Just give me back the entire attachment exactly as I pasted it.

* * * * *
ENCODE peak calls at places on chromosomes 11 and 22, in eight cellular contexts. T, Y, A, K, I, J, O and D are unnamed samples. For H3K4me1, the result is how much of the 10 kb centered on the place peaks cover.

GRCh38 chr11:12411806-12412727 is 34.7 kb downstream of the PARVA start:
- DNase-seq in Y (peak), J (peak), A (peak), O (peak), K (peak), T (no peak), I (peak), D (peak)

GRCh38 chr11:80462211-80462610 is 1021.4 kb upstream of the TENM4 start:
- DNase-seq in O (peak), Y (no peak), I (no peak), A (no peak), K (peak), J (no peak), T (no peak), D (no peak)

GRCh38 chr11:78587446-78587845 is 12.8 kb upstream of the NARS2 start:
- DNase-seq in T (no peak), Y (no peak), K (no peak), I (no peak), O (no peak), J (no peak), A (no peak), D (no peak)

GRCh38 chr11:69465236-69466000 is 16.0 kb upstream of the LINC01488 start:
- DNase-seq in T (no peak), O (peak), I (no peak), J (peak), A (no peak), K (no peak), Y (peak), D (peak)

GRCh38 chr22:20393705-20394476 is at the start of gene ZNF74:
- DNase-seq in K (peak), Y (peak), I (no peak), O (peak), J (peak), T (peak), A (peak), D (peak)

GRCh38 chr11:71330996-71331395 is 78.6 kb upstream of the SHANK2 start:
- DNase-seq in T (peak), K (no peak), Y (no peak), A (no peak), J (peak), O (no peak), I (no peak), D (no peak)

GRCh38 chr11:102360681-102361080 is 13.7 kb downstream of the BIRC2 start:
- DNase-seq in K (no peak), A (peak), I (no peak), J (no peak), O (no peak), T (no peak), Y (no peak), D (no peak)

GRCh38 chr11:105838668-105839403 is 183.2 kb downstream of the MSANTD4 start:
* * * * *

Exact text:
ENCODE peak calls at places on chromosomes 11 and 22, in eight cellular contexts. T, Y, A, K, I, J, O and D are unnamed samples. For H3K4me1, the result is how much of the 10 kb centered on the place peaks cover.

GRCh38 chr11:12411806-12412727 is 34.7 kb downstream of the PARVA start:
- DNase-seq in Y (peak), J (peak), A (peak), O (peak), K (peak), T (no peak), I (peak), D (peak)

GRCh38 chr11:80462211-80462610 is 1021.4 kb upstream of the TENM4 start:
- DNase-seq in O (peak), Y (no peak), I (no peak), A (no peak), K (peak), J (no peak), T (no peak), D (no peak)

GRCh38 chr11:78587446-78587845 is 12.8 kb upstream of the NARS2 start:
- DNase-seq in T (no peak), Y (no peak), K (no peak), I (no peak), O (no peak), J (no peak), A (no peak), D (no peak)

GRCh38 chr11:69465236-69466000 is 16.0 kb upstream of the LINC01488 start:
- DNase-seq in T (no peak), O (peak), I (no peak), J (peak), A (no peak), K (no peak), Y (peak), D (peak)

GRCh38 chr22:20393705-20394476 is at the start of gene ZNF74:
- DNase-seq in K (peak), Y (peak), I (no peak), O (peak), J (peak), T (peak), A (peak), D (peak)

GRCh38 chr11:71330996-71331395 is 78.6 kb upstream of the SHANK2 start:
- DNase-seq in T (peak), K (no peak), Y (no peak), A (no peak), J (peak), O (no peak), I (no peak), D (no peak)

GRCh38 chr11:102360681-102361080 is 13.7 kb downstream of the BIRC2 start:
- DNase-seq in K (no peak), A (peak), I (no peak), J (no peak), O (no peak), T (no peak), Y (no peak), D (no peak)

GRCh38 chr11:105838668-105839403 is 183.2 kb downstream of the MSANTD4 start: